We moved on to middle school for the older two – ugh, middle school and middle schoolers. They each got their first phones, and we had to start talking about internet safety, data plans, and had to come up with rules of how we would handle things. And I thought that was hard.

Now here we are…..two days away from having three teenagers under one roof. Two are in high school. I was ill-prepared for the drama, the angst, the emotional rollercoaster, the pushing back against rules we’ve had in place forever, the angry words that instantly bring tears to my eyes, the eyeball rolling, the intense search for independence, the life-lessons they are learning through which I just want to help but know I need to stand back and let them have at it, come whatever the natural consequences will be. I’ve watched my biggest baby boy struggle to find his way academically when it used to come to him so easily I think he took it for granted. I’ve watched P fight to find herself – somehow losing (hopefully temporarily) the brave, bold, confident girl we used to know. Then, recently, came the day Big drove himself and P to school, his driver’s license finally earned. And I think this is hard.

Within the next five years, I will watch as they have all the rest of those “firsts”, as they graduate, and leave for school, only ever to come back for what will essentially be visits between semesters and school years. I know I will look back on all those things I thought were hard and will know that was nothing, because watching them go be their own people, away from us, my heart living outside of me (possibly far away from home), now that, that will be hard.

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The Last Drive

I didn’t realize yesterday morning was my last drive with Big Man to school. I wish I’d processed that information in the moment. It didn’t hit me until last night, after he’d passed his driver’s license test, and was getting his truck ready to drive to school this morning. Yesterday morning was my last time driving my baby boy to school, my last time picking him up from school.

You know, you wait to have even one thing taken off your parental plate. When it is, there’s a certain sadness to it. I’m realizing every day that each milestone is leading him one step away from home, one step towards adulthood, one step towards independence. And P isn’t far behind….she can get her permit next month (Holy Wow!), and her license in seven months (Double Holy Wow)…..that’s right…..two kids getting their driver’s license within seven months of each other. Oh, the insurance bill! But even more, oh, the big changes we are facing.

It is a break in my day to have to go drop off and pick up. There’s a certain stress to getting out of the house on time multiple times a day. But it also gives me a measure of control, and it allows me a tiny glimpse into their daily worlds. With them driving themselves, I lose that, take one step further away from their world. I won’t need to take them to and from practices and sporting events, thus even less interaction with coaches, friends, parents of friends, and teachers. I have a hard time keeping track of the names of those in their lives already.

It’s terrifying to give him this step of independence. He still seems so young and so little to me, but  yet he got into his big truck, and drove off to school by himself this morning. There are new rules, new consequences. Some days, I know I’m not ready for this. He was supposed to text me when they arrived at school (he was nice enough to take his sister with him). He forgot. That doesn’t help a nervous momma at all. But I know he was excited.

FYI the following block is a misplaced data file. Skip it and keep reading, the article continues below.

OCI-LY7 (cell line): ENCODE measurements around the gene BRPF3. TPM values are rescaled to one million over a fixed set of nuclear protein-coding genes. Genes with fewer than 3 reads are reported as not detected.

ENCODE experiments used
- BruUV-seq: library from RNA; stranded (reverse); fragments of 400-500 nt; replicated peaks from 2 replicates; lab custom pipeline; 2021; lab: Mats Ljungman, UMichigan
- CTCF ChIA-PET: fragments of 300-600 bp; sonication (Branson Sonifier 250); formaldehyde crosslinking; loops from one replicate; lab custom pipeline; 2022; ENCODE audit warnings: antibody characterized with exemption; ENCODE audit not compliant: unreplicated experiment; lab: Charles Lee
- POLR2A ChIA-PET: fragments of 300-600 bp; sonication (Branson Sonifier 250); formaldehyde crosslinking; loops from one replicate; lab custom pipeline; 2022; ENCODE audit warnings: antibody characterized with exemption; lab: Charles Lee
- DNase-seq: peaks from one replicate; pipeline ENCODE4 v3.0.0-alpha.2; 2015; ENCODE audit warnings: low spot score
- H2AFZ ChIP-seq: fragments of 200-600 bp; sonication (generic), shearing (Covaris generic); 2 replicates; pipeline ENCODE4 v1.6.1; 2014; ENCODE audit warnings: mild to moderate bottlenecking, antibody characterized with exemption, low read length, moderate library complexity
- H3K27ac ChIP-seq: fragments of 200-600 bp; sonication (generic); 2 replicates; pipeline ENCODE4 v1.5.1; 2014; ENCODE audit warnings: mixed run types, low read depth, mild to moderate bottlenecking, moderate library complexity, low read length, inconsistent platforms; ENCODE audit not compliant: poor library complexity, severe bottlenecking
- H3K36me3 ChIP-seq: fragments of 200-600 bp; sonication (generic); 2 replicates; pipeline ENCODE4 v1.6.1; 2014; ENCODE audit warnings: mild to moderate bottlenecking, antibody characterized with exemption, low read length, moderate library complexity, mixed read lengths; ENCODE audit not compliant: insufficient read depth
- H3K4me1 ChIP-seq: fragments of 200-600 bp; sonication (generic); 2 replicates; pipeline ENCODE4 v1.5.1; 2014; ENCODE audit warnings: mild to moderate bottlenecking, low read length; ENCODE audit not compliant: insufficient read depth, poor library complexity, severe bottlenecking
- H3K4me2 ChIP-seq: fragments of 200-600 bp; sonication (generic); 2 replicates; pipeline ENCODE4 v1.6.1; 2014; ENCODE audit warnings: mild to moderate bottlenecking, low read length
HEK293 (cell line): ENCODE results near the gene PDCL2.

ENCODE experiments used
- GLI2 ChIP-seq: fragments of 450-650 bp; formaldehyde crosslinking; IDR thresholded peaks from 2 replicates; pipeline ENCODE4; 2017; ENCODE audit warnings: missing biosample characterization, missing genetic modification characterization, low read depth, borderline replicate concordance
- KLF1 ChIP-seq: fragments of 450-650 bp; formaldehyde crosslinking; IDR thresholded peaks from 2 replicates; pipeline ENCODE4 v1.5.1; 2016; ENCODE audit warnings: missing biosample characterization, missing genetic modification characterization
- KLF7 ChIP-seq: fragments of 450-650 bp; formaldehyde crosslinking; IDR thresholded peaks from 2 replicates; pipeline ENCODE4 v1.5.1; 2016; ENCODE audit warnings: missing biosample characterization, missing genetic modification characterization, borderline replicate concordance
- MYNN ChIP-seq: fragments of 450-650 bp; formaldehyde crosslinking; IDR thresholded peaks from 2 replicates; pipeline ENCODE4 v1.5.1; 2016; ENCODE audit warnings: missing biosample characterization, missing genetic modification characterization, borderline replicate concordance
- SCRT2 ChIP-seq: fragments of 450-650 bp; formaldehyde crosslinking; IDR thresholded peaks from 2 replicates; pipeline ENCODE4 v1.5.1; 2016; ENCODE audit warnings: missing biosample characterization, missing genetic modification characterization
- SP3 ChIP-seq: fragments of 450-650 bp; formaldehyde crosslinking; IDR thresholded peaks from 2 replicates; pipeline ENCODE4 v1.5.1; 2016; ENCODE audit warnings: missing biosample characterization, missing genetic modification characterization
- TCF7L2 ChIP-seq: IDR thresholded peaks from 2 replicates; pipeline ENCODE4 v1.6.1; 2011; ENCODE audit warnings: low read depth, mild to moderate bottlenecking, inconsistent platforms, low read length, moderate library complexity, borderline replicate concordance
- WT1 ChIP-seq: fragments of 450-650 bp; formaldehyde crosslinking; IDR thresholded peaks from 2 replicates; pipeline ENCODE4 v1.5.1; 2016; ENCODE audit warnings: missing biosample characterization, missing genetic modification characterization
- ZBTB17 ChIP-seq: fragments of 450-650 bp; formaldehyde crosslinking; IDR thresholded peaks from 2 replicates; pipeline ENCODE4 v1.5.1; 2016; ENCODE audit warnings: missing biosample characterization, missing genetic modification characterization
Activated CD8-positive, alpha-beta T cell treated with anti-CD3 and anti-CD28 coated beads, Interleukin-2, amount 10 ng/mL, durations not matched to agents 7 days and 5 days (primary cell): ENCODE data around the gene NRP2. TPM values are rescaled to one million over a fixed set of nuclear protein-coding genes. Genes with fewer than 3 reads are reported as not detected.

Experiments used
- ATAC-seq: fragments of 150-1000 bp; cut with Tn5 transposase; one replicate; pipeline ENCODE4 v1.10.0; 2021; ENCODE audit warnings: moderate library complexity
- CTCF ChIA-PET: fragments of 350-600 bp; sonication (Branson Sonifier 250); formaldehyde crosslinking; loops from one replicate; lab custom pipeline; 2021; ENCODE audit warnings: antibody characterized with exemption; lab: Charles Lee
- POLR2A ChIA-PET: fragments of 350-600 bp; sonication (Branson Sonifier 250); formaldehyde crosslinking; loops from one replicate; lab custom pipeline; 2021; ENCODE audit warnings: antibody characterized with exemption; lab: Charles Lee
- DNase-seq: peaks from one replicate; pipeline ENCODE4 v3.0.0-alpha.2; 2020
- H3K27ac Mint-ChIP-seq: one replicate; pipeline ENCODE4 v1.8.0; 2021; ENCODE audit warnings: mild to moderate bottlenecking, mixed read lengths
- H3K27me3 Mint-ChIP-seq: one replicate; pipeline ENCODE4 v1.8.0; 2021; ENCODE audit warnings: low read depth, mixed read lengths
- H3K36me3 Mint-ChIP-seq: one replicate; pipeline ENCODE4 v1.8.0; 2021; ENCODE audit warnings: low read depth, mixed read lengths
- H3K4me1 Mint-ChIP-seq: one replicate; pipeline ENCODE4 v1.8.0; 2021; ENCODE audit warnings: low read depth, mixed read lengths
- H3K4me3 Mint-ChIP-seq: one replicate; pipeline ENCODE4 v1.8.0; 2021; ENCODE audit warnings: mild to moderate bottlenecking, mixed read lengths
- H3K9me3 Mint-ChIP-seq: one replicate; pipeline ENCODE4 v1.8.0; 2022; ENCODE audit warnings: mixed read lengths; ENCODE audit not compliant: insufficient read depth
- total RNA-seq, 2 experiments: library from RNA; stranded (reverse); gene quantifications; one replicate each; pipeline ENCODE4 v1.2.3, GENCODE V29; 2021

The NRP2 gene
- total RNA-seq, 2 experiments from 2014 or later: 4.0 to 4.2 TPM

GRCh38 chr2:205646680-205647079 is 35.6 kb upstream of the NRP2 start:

This is where we are now, and it only flies more quickly from here. I wish I’d taken in every second of that last drive yesterday.

Take heart, or so I’ve been told

I want to preface this post by saying I love my daughter deeply and dearly. I love who she is, how she is, what she is. I’m proud of how hard she works at whatever she sets her mind to. I love that she’s an entirely different person than me, as it gives me a chance to watch her experience life in a way I never did. I love that she’s tougher, stronger, more outspoken, more outgoing, and way less prissy than me. I love her sense of humor, her ability to laugh at herself, her intelligent mind, her curiosity with life. I’m thankful God saw fit to give me a daughter. Now, onto the task at hand….

If you have a daughter in high school, or going into high school, you’re going to need some thick skin. It’s going to be a rough ride I’m finding. Your ego is going to take some serious hits. You may find yourself questioning yourself in a way you haven’t since you first brought your precious newborn home. I found myself scrambling like a fiend, trying to find some parental footing. I’ve cried. I’ve been angry. I’ve whined. I’ve gone silent. I’ve said some bad words in my head. I’ve retreated, and I’ve gone to battle. Then I made a choice to get off the rollercoaster. It’s her circus, her monkeys, I’m just here, being the mom.

I’m me. I’m not the one going through a huge transitionary period in life. I’m the parent. I’m the adult. I’m not going to change just because that might be easier.  I’m still engaged, still overseeing, still enforcing all our mean rules. I know she’s going through what she must in order to separate, become independent, become her own person. That doesn’t make it hurt any less sometimes. Oh the days when the looks of disdain, the talking to me as if I’m the dumbest person in the world, the eyeball rolling – those hurt no matter how much I understand the reason behind them. But I do understand the reason behind them, so I, like all the other moms before me, soldier on. She is still an amazing, incredible, good, smart, talented kid. I know, because I hear it from other adults.